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January 12 2018

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January 11 2018

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Compost turning a co-operative effort

Considering the price tag of new combines, farmers and folks in the agriculture business have grown accustomed to $400,000 machines. Yet, during the annual Manitoba Pasture Tour in late July, livestock producers, industry representatives and provincial forage experts were fascinated by a peculiar piece of machinery at a farm east of Steinbach, Man.

Most of the 60 participants on the tour had never seen an industrial scale compost turner before, so Gerry Dubé, interim director of the Compostages Manitoba Services Co-op, had to field more than a dozen questions about the machine and composting.

Last summer, Dubé and other producers in southeastern Manitoba formed the compost co-operative, the first of its kind in Canada, which owns and operates the windrow turner.

The co-operative rents out the turner to members and non-members so livestock producers can manage the compost on their farm.

After holding demonstrations and attending meetings over the last year, the co-op now has 26 members — mostly cattle and dairy farmers in southeastern Manitoba.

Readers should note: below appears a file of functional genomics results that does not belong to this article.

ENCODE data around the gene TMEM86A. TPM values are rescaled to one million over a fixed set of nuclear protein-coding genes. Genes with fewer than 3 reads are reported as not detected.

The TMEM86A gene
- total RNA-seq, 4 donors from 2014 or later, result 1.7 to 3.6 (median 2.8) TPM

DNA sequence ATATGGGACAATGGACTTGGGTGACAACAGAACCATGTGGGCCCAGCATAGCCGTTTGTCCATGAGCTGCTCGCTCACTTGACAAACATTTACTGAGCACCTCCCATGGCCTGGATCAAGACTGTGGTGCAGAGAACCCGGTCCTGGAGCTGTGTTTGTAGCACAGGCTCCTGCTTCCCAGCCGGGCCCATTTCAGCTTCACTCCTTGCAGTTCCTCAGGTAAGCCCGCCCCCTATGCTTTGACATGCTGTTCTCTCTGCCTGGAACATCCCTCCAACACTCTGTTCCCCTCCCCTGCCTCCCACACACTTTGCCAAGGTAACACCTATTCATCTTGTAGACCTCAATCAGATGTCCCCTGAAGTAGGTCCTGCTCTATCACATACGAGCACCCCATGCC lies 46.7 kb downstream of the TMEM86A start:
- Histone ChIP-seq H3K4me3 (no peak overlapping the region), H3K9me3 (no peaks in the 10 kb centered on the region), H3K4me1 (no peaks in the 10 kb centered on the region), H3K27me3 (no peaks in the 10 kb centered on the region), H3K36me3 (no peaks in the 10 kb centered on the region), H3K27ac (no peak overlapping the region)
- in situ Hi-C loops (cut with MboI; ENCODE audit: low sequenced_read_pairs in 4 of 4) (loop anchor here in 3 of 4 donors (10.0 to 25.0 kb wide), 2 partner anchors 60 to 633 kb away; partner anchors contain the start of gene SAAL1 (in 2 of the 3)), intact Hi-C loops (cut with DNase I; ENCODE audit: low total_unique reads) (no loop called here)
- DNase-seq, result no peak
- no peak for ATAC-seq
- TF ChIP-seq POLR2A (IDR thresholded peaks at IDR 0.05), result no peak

“With one machine we could probably serve between 60 to 75 (members),” said Dubé, who farms near La Broquerie and used to run a business called BDM Composting.

The machine, a Backhus 17.50, made in Germany, can handle a windrow of manure that is 4.9 metres wide and 2.5 m high (16 by eight feet). The machine, which straddles the windrow and runs on tracks, can turn 400 tonnes of manure, or more, per hour.

Standing next to a 250 m long windrow of manure at a farm near Marchand, Man., Dubé said each lineal foot of the windrow represents one tonne of manure.

Members of the co-op must pay $500 for the first hour of compost turning on their farm and $250 for every subsequent hour. It isn’t cheap to convert manure into compost, but it does substantially cut the cost of transporting raw manure from a feedlot to the field, said Katherine Buckley, an Agriculture Canada scientist in Brandon.

Back in the late 1990s, Buckley and other scientists at the Brandon Research Centre wanted to haul manure from the centre and apply it to fields south of town.

After evaluating their options they realized that composting was the best option.

“Instead of hauling 10,000 tonnes of raw manure, we were hauling four or five thousand tonnes of compost,” she said.

While hog manure is readily available in southeastern Manitoba, composting has several advantages over injecting hog manure, Dubé said.

“Compost is about 40 percent moisture. So you’re hauling way less moisture out onto the field,” he said, noting that hog manure is nearly all water.

Further, adding compost increases the amount of organic matter and helps the soil hold more water, Dubé said, who explained that most producers in the co-op apply their compost to cropland.

From an economic perspective, producing and applying compost probably makes the most sense for high value crops like potatoes, Buckley said.